The “No True Scotsman” approach of minimizing the theological roots of fundamentalist excesses of the faith occurs as readily among Christians as patriotic American Muslims, of course, but it is no less a slippy-slide down tunnel-vision historical revisionism.
Oh, yes, and there is “colonialism.” Ahmed took great pains to attribute the bumpy edges of Western-Islamic interactions to the colonial legacy.
I’d agree that you cannot appreciate much of so many contemporary messes without understanding the part that colonial ambitions and oppression played in misgoverning big blocks of the planet, including ones under the Star and Crescent.
But it’s a bit too glib of an escape valve to attribute too much to colonialism, as though religious or cultural traditions independent of that yoke weren’t playing a role.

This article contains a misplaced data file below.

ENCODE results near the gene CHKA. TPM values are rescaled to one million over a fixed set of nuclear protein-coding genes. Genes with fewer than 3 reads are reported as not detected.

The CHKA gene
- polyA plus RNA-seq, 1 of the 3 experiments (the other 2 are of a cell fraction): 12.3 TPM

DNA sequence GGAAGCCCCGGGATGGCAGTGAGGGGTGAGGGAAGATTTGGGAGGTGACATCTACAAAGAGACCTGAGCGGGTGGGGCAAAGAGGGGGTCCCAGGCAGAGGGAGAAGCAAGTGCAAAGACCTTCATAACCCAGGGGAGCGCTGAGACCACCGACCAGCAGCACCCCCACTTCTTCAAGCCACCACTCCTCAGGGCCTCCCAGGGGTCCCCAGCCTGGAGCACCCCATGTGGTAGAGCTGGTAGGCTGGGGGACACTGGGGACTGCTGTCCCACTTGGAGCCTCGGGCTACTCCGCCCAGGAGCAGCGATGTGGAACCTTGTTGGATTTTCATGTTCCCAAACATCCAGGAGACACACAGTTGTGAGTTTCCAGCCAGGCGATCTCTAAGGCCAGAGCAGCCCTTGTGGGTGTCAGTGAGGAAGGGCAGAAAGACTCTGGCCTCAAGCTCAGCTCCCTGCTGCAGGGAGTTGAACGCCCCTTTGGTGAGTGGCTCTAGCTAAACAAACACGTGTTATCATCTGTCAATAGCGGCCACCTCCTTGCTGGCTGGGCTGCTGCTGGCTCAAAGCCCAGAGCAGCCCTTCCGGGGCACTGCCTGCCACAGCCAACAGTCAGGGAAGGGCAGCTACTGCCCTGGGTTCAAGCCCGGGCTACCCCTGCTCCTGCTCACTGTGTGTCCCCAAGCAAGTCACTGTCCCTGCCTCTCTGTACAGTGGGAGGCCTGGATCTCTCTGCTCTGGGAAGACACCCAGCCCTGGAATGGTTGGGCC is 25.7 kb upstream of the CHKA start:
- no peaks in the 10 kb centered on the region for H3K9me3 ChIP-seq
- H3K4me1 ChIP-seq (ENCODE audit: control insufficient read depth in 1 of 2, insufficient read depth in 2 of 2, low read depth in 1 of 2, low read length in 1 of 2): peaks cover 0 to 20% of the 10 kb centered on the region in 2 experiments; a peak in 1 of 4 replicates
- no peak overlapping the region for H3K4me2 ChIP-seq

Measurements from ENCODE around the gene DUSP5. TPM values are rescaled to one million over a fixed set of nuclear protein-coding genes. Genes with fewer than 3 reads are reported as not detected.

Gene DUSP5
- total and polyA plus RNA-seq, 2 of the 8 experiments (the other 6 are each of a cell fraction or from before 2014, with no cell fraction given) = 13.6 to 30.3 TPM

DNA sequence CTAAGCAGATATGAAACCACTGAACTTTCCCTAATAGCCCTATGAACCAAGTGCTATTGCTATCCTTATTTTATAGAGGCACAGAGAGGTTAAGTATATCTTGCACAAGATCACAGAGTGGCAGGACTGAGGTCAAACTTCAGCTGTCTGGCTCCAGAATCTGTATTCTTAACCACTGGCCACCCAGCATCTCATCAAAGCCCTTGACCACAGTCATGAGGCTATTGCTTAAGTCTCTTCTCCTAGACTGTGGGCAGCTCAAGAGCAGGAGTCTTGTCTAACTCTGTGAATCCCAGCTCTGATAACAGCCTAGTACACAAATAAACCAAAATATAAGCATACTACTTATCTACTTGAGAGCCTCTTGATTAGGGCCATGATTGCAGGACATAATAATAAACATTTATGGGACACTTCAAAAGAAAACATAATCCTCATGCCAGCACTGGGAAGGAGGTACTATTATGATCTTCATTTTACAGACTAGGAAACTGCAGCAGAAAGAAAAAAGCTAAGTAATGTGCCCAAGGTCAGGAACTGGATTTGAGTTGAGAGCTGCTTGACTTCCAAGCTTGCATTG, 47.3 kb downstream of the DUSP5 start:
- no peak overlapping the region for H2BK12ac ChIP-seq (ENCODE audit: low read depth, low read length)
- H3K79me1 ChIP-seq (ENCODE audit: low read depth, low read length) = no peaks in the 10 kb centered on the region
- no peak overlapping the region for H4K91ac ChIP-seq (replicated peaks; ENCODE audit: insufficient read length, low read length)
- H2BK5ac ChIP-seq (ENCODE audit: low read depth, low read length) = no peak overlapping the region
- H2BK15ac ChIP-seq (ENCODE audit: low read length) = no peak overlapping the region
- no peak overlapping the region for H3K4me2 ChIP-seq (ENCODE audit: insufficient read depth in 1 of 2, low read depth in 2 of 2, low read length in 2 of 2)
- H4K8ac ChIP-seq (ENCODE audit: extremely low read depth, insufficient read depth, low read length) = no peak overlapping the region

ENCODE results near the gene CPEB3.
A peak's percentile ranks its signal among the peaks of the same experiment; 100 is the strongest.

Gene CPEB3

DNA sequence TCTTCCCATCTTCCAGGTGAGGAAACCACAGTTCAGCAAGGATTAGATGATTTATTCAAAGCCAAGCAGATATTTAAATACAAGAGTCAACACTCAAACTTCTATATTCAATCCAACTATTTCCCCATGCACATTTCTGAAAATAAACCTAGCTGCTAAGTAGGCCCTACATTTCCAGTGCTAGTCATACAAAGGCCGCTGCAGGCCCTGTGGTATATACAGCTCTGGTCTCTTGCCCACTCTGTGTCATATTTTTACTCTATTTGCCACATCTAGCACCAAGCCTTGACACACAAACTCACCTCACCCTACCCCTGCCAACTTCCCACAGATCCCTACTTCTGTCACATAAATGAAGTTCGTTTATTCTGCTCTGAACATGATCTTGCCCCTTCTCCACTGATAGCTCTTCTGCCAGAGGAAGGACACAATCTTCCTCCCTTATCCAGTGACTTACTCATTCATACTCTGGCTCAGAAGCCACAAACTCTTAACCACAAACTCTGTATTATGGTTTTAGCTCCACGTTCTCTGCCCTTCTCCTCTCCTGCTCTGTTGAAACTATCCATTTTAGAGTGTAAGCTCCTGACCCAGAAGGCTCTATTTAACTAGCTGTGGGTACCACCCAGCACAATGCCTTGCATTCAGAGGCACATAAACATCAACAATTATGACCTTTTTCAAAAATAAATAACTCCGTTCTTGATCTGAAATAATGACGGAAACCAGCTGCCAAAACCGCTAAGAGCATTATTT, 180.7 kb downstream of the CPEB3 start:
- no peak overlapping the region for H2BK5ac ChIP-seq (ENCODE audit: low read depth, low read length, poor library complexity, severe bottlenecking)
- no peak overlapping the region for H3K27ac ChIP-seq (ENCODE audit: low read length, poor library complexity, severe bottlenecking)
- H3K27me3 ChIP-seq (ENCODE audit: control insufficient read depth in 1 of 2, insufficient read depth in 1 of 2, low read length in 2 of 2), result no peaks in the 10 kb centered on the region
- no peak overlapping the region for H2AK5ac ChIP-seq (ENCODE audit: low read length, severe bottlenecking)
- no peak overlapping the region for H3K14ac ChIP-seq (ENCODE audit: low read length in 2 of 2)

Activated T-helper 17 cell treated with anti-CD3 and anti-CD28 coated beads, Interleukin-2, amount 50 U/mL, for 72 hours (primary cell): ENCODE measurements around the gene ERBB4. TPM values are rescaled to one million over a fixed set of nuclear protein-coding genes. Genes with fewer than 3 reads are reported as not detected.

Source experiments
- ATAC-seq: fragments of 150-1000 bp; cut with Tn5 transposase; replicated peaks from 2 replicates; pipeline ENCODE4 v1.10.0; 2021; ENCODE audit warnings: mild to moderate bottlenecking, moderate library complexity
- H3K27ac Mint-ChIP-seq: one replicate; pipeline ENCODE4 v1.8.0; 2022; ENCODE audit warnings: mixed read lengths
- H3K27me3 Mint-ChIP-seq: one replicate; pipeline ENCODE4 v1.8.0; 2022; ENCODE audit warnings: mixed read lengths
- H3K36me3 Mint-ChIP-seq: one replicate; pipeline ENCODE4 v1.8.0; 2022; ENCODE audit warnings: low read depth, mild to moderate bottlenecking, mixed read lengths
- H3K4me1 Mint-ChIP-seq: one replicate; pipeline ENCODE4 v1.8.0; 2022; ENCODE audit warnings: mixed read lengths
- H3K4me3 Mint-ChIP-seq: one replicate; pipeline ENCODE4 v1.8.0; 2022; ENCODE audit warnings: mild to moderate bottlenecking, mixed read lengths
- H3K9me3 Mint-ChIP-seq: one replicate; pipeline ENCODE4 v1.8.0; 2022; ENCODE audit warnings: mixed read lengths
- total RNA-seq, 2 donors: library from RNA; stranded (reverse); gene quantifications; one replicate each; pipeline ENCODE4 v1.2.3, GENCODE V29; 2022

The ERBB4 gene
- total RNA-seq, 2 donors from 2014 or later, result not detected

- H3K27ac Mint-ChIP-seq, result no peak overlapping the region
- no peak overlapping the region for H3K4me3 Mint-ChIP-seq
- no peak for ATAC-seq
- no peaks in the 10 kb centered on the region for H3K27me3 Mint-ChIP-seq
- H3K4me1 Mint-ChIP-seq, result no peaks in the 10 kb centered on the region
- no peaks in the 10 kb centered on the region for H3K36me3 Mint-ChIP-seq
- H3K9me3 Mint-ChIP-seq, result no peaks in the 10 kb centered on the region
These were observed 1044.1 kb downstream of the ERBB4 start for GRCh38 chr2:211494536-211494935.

An example Ahmed used from recent history was the United States’ support of the Taliban in Afghanistan as though there were some politically neutral beauty contest where out of the blue the United States picked favorites and grabbed the worst candidate.
In reality, we saw the USSR bogging down in the attempt to control the Afghan border, a long-standing Russian interest stretching back into the “Great Game” the Tsars played with the British in the 19th Century. More of that colonial, imperialist legacy, to be sure, given fresh a coat of CCCP red paint.
It would have been a novice geopolitical blockhead indeed not to have seen an opportunity to blunt the Soviet Union (the bunch staring down our atomic bombs with ones of their own, remember) in this window of opportunity.